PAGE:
Isolated by Magnan from the poorly defined group of paranoic conditions, delire chronique presents a striking analogy to certain forms of dementia praecox, which fact led Krae-pelin to include it under the heading of paranoid dementia. Conforming to French usage, we shall describe it as a separate clinical entity, which appears to us to be justifiable, at least provisionally, in view of the following considerations:

(1) This condition appears at an age when dementia praecox is already rare - after thirty years in the majority of cases;

(2) The delusions present perfect systematization and a regular evolution, which is unusual in dementia praecox;

(3) The dementia does not appear for many years. Sometimes it does not appear at all, even when the patient has reached an advanced age (Falret).

The name "dementia praecox" would scarcely be applicable to an affection usually appearing at an adult age, and in which mental deterioration does not supervene until long after the onset - twenty years or more. Though we may consider this disorder as being very closely related to dementia praecox, it would seem that more facts are necessary to establish the identity of the two conditions.

The evolution of delire chronique occurs in four periods, which we shall consider hastily, for the symptoms encountered in each of these periods have already been described, and it is but the special grouping of these symptoms that imparts to this disease its characteristic aspect.

First Period: Incubation

This period is always a prolonged one. The personality of the patient undergoes a slow and insensible, though profound, transformation. The symptoms observed at the beginning present no definite character. They consist of an irritability and a singular pessimism, with which are often associated hypochondriacal ideas.

Little by little these pathological phenomena become more and more marked and develop into ideas of persecution. Suspiciousness and uneasiness appear first, followed later by delusional interpretations: the patient imagines he is watched as he walks in the street, he discovers a hidden meaning in a conversation. Illusions of all the senses, but especially those of hearing and of smell, gradually appear as the affection reaches the second period.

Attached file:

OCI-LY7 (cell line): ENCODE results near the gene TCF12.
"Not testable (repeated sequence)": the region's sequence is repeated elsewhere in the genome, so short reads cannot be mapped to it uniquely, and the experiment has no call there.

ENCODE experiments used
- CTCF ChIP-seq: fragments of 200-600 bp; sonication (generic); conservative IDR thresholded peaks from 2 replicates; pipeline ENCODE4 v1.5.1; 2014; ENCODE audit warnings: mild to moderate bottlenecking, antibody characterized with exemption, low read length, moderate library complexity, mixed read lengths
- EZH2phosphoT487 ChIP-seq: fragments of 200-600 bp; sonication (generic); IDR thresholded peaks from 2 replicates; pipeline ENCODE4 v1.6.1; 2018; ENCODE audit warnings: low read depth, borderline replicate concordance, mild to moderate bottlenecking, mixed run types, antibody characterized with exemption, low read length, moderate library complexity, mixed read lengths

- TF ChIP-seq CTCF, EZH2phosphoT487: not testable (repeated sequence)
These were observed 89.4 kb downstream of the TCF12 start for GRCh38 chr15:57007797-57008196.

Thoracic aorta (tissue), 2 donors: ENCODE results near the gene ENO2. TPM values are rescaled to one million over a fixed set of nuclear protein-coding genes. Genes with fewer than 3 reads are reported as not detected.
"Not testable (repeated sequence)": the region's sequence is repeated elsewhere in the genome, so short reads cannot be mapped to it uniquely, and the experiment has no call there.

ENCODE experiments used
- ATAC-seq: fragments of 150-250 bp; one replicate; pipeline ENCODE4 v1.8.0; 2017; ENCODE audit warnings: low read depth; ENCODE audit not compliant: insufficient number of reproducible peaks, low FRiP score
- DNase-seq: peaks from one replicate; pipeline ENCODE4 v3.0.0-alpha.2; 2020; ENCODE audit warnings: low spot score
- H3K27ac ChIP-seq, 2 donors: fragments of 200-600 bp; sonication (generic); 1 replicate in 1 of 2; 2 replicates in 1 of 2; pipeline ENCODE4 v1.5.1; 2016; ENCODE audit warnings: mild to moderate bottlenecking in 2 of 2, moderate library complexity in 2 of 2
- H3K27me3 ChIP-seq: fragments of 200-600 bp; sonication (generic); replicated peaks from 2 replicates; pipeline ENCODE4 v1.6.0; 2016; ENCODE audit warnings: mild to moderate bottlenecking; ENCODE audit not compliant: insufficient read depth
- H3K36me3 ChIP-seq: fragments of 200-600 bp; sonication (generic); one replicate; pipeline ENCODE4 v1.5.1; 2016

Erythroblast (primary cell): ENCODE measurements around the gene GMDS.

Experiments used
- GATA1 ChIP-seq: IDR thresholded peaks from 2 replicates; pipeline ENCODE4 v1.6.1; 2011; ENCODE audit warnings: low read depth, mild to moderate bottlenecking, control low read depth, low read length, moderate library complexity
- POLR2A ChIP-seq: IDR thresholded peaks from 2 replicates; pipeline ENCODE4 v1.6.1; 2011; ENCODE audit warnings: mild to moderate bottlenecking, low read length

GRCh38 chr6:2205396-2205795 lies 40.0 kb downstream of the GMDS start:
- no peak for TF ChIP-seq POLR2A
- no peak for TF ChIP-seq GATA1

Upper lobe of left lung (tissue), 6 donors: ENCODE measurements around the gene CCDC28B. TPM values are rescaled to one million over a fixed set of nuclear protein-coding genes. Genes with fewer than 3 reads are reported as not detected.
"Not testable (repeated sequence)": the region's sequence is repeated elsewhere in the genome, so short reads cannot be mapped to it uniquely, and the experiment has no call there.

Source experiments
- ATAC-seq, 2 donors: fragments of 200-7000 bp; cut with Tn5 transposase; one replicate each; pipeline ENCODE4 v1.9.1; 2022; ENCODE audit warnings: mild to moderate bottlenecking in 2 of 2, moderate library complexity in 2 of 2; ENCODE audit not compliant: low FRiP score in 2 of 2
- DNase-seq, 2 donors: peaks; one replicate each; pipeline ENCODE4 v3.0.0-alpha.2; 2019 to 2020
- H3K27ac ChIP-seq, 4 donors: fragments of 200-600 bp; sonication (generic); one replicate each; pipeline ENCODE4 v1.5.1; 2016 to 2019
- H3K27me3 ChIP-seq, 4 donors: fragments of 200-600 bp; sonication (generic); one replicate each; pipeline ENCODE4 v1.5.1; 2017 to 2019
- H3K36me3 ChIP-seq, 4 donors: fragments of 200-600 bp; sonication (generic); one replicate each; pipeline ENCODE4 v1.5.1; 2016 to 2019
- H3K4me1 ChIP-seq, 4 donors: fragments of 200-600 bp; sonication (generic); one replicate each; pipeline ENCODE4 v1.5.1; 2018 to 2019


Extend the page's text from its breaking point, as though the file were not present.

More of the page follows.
Second Period: Systematization of the Delusions; Appearance of Hallucinations. - Hallucinations are constant and affect all the senses except vision. They are always of a painful character. The first to appear are phonemes (verbal auditory hallucinations), which, vague at the beginning, assume after a certain time remarkable distinctness. They are followed by the appearance of hallucinations of taste, smell, general sensibility, including the genital sense, and, later on, motor hallucinations also.

Visual hallucinations are extremely rare, if ever present at all. On the other hand, illusions of sight are as frequent as those of the other senses, often taking the form of mistakes of identity.

By degrees the delusions group themselves and become systematized. The hallucinations are interpreted and explained. The patient recognizes the voices, discovers his persecutors, the methods they make use of, and the aims they pursue. As he is perfectly convinced of the reality of his delusions, he reacts, seeking to protect himself against his imaginary enemies and to find justice. The means to which he may resort are infinitely varied: protests before authorities and before the public, frequent changing of residence, and but too often assaults and murder.

As the disease advances, more and more evident signs of psychic disaggregation appear: echo of the thoughts, autochthonous ideas, motor hallucinations, etc.

Third Period: Ideas Of Grandeur

Some authors regard the ideas of grandeur as a logical sequence of those of persecution, resulting from the following line of reasoning, which the patient is assumed to pursue more or less consciously: "They persecute me so unmercifully and with such stubbornness because they are afraid of me or jealous of me." This explanation is perhaps applicable to a small number of cases, but not to all.

The real cause of the ideas of grandeur is the mental deterioration which makes its appearance at this period.

These ideas are of all possible forms: ideas of wealth, of power, or of transformation of the personality. One patient was God and his persecutor was the devil. Another reigned over the planet Mars, and once decided to destroy the earth by means of aeroliths.

Fourth Period: Dementia

Mental deterioration here becomes clearly apparent. Its character is very similar to, if not identical with, that of dementia praecox, and this is undoubtedly strong evidence of a close relationship between the two conditions.

Almost always some stereotyped delusions persist as a last remnant of the former system of delusions.

The evolution of the disease is very slow, often requiring twenty or thirty years for its completion.

The prognosis is fatal from the psychic standpoint. But the morbid process does not affect the organic functions, and the patients may live to an old age.